Identify deficiencies that may impact IEQ and/or sources of odor concerns. Typically includes the following depending on the nature of concern, but not limited to:
- interview/questionnaire of concern individual(s)
- inspection above drop ceiling (condition of roof deck, pipe insulation, return air plenum)
- inspection of ventilation system (operation of variable air volume box and outdoor air dampers, check controls, measurements of carbon dioxide, temperature and relative humidity, sources near outdoor air intake, measure return and supply air volume, cleanliness of coils, liner and condensate pan)
- inspection of exterior
- inspection below drop ceiling (housekeeping, sink and floor drain traps, signs of past and present moisture concern via visual and/or moisture meter, mold growth, ensure connection of current and capping of abandoned sanitary vents, odorizers, excessive plants and fabric items, identify potential pathways, and measure volatile organic compounds, carbon monoxide, and lighting)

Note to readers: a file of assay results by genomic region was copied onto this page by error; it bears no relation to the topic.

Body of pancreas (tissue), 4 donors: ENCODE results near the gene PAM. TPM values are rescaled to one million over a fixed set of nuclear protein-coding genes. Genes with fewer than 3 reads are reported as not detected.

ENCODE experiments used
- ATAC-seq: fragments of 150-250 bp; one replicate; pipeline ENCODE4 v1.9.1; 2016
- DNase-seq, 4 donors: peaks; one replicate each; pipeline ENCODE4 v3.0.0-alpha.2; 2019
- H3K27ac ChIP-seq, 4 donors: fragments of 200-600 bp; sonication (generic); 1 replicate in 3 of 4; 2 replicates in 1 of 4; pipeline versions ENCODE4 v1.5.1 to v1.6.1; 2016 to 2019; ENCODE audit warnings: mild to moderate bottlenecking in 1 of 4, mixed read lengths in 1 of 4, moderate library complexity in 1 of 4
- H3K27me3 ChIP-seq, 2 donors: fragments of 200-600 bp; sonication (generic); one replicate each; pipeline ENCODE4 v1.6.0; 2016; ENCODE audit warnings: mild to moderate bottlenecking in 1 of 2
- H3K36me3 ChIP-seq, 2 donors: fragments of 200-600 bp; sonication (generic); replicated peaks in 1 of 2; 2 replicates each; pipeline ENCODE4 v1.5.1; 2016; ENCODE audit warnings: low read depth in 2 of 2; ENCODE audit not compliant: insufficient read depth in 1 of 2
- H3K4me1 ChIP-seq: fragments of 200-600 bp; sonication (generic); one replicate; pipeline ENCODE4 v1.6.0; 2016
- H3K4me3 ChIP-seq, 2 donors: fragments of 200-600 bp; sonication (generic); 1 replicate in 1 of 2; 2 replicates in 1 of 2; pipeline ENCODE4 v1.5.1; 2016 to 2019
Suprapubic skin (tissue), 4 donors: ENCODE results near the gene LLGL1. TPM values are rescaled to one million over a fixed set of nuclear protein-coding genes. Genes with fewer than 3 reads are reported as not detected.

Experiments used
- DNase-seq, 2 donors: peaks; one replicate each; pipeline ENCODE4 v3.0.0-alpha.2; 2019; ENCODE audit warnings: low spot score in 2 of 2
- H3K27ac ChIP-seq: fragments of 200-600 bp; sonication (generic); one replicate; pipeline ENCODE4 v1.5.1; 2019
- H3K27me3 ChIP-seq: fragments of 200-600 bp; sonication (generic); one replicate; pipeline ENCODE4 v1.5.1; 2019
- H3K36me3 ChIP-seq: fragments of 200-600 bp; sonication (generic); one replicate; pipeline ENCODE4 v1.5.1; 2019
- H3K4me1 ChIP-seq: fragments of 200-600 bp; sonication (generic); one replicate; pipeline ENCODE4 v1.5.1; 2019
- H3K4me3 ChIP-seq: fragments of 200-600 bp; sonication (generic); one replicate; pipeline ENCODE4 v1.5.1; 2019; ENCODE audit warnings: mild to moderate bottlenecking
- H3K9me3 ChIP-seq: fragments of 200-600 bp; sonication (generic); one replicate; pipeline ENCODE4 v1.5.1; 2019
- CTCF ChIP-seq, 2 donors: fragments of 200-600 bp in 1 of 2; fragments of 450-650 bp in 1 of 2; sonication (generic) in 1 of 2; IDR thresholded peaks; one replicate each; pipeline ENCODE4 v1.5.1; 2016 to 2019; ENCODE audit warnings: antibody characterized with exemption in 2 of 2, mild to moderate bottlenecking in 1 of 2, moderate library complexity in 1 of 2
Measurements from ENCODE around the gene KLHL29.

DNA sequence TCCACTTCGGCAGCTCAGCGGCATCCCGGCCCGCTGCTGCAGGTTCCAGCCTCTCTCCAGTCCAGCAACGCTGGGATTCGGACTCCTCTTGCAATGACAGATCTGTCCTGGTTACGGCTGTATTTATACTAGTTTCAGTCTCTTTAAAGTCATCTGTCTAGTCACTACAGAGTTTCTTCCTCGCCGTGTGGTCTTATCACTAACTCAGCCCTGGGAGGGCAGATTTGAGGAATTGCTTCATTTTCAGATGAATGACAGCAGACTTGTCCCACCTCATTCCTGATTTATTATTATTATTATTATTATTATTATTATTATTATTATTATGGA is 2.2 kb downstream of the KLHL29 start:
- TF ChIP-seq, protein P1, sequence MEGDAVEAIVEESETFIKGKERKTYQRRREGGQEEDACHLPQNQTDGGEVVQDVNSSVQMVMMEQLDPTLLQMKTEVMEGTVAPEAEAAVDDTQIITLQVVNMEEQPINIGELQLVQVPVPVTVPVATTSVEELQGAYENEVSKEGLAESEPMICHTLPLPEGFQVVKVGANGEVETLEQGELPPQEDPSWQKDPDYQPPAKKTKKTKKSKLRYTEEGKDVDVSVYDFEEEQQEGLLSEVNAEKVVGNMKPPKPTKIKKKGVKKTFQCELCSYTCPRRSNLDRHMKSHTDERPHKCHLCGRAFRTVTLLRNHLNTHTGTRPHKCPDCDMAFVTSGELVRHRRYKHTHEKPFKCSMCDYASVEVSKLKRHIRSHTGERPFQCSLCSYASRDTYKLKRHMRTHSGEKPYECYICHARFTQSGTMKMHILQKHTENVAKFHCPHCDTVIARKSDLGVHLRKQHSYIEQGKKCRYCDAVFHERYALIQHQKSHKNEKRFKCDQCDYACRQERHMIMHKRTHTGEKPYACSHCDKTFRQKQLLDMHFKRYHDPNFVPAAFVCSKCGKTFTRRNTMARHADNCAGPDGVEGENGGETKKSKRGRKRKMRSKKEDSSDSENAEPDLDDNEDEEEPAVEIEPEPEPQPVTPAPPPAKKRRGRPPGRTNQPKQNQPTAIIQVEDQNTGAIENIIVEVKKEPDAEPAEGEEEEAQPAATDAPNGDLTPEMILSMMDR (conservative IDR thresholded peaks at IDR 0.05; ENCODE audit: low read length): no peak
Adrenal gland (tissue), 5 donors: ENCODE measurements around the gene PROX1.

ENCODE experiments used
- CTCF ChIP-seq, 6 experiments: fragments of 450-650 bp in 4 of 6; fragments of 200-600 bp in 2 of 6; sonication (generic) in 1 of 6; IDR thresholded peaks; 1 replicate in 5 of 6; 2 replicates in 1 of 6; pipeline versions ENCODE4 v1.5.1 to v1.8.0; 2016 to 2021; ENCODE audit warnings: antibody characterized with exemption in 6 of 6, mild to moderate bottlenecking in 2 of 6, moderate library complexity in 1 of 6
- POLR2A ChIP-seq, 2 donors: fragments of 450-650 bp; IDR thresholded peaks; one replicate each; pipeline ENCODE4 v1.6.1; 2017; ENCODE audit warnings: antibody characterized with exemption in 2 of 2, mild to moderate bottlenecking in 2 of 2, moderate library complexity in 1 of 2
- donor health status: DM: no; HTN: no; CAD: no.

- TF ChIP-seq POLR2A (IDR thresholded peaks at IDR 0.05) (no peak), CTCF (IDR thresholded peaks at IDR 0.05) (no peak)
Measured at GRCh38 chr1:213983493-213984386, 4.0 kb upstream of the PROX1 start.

Date(s) of Assessment: March 18, 2019
The Office of the Environment contacted the manufacturer and the distributor of the laminate. A Safety Data Sheet (SDS) was not available for the laminate. The lack of an SDS indicates that the product is not hazardous.
Additionally, laminate is considered an "Article" under the Occupational Health & Safety Administration (OSHA) Hazard Communication Standard. The definition of an article is a manufactured item other that a fluid or particle (i.e. the laminate).
Per the distributor, "products that are manufactured or fabricated into an article typically are whole units that do not and cannot pose a risk in that they cannot be ingested, inhaled, or absorbed into the body through the skin, eyes, or mucous membranes under normal conditions of use."
"By definition, this means that they are not classified as dangerous products and that there is also no intended release of dangerous substances during normal conditions of use.
During the assessment it was noted that there was no exhaust located in the room the laminator was in (a media office).
Based on the information above, the odor is considered a nuisance that can be diluted via general ventilation.
Administration should consider moving the laminator into a room that contains an exhaust, such as the copy room. Additionally, Administration is to ensure that the individuals utilizing the laminator are operating it according to the manufactures specifications (proper temperature, etc.).